What kind of trade deals would we strike? What would happen to inward investment? These are important points, and it’s true that the Leave campaign struggles to provide definitive answers.
However, those insisting that Britain’s best interests lie in remaining part of the EU should also be expected to answer concerns about the project’s political and economic future. What will happen to Europe’s economy? How will the migrant crisis be resolved? It’s not just the Leave campaign facing unanswered questions.
Helpfully, the Economist Intelligence Unit (EIU) will today publish its five-year outlook for the EU, in a report entitled Europe Stretched to the Limit. Those looking for the optimistic case for EU membership should look away now.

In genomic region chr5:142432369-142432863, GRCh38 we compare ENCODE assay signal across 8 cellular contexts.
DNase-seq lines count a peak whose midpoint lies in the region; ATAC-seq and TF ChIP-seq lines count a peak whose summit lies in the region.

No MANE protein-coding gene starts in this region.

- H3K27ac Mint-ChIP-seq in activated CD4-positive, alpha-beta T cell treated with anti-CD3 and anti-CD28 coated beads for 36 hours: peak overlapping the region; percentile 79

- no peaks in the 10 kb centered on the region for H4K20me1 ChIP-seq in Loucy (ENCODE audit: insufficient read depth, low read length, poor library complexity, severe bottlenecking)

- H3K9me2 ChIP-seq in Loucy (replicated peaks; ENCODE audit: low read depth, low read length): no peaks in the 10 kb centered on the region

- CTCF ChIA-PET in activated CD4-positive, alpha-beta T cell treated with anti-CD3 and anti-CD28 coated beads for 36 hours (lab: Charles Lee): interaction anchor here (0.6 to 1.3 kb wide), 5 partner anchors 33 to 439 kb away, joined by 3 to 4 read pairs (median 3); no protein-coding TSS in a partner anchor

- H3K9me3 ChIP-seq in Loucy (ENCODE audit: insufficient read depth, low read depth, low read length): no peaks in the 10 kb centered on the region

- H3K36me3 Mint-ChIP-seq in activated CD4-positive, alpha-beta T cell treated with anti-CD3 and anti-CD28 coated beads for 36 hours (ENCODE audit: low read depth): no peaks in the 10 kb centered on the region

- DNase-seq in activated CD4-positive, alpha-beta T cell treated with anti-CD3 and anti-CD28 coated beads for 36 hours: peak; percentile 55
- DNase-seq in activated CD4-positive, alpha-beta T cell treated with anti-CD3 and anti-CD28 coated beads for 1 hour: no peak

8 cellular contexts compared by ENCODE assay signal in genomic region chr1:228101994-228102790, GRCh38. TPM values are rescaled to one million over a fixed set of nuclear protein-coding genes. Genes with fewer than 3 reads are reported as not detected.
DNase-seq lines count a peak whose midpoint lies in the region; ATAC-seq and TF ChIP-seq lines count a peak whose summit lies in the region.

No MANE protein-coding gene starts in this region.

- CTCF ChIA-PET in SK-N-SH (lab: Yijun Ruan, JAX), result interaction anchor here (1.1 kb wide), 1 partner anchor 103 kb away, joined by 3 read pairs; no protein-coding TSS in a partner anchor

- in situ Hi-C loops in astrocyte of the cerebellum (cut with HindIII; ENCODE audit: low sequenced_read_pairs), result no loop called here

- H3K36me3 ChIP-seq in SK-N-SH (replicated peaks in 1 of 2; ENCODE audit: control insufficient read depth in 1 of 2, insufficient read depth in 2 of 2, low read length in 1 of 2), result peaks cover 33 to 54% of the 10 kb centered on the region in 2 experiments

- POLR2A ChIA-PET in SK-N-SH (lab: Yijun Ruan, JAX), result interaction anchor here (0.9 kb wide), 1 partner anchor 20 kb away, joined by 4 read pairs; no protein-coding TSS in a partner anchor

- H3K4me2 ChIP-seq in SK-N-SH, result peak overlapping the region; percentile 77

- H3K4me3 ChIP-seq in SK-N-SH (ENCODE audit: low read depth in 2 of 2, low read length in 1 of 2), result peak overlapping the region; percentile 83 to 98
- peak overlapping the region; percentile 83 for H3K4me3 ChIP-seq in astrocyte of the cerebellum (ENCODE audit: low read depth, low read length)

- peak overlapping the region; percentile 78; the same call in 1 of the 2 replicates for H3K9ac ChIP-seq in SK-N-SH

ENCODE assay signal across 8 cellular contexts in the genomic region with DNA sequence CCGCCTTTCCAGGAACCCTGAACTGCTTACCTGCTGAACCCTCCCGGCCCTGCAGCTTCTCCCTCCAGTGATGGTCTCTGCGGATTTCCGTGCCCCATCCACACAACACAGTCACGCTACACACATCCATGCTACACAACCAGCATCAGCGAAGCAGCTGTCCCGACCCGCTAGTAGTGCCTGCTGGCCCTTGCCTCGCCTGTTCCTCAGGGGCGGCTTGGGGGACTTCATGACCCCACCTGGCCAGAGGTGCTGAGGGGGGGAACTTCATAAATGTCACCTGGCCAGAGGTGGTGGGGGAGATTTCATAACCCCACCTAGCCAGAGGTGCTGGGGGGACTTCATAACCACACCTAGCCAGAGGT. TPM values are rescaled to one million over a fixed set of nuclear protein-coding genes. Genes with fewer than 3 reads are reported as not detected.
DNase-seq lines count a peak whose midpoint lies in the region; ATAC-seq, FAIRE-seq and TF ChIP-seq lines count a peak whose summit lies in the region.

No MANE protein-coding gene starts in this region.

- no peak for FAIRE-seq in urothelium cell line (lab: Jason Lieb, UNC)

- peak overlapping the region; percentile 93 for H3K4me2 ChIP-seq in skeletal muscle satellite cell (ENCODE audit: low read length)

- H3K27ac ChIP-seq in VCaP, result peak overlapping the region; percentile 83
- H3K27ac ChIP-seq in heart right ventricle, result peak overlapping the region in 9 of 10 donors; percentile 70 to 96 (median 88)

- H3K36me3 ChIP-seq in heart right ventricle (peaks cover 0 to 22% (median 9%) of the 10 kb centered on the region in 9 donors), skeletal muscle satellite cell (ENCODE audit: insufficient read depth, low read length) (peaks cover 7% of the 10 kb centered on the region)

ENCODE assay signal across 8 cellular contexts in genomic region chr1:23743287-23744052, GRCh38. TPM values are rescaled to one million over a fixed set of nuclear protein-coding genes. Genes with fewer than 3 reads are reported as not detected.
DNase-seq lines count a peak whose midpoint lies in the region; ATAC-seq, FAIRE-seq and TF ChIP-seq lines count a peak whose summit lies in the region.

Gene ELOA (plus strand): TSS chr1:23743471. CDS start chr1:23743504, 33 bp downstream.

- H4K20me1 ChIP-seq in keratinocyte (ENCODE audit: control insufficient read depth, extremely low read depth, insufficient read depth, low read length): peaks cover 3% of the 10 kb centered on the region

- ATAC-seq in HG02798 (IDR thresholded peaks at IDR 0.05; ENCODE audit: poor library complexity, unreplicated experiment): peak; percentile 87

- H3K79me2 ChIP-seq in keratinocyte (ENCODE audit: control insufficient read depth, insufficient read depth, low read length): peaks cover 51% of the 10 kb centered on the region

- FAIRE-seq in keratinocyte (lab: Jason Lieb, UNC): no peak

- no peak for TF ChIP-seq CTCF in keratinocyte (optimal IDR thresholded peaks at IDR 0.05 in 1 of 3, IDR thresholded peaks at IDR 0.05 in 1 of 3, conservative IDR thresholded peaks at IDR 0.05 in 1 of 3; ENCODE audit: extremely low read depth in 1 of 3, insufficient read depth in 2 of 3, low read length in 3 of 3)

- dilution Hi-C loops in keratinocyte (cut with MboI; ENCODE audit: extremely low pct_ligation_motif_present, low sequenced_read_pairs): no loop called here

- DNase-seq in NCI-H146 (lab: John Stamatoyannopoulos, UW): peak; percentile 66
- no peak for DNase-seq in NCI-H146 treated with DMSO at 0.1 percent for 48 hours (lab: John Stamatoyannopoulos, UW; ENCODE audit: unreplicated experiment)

According to the EIU, the next five years will be the same as the past five: “a messy process of muddling through” – characterised by “suboptimal policy solutions and suboptimal growth”.
An ongoing productivity crisis, an over-reliance on central banks, massive pressure from the migrant crisis and an inability to manage the implications of populism will leave the Europe of 2020 “a troubled place”.
Faced as it is with such economic and political difficulties, the EIU concludes that Europe “would need to integrate much more substantially to find solutions to the crises it is facing”. Just as the Leave campaign has a responsibility to acknowledge the risks of Brexit (and to make the case that the prize is worth it) so too must the Remain campaign recognise and confront the risks of continued membership.
Their task is to demonstrate that the UK would be better off in the EU regardless of the uncertainties and difficulties that the project faces. Despite the best efforts of the Remain campaign to paint itself as the risk-free option, the public must recognise that there is no risk-free option on the ballot. When that’s understood, the real debate can begin.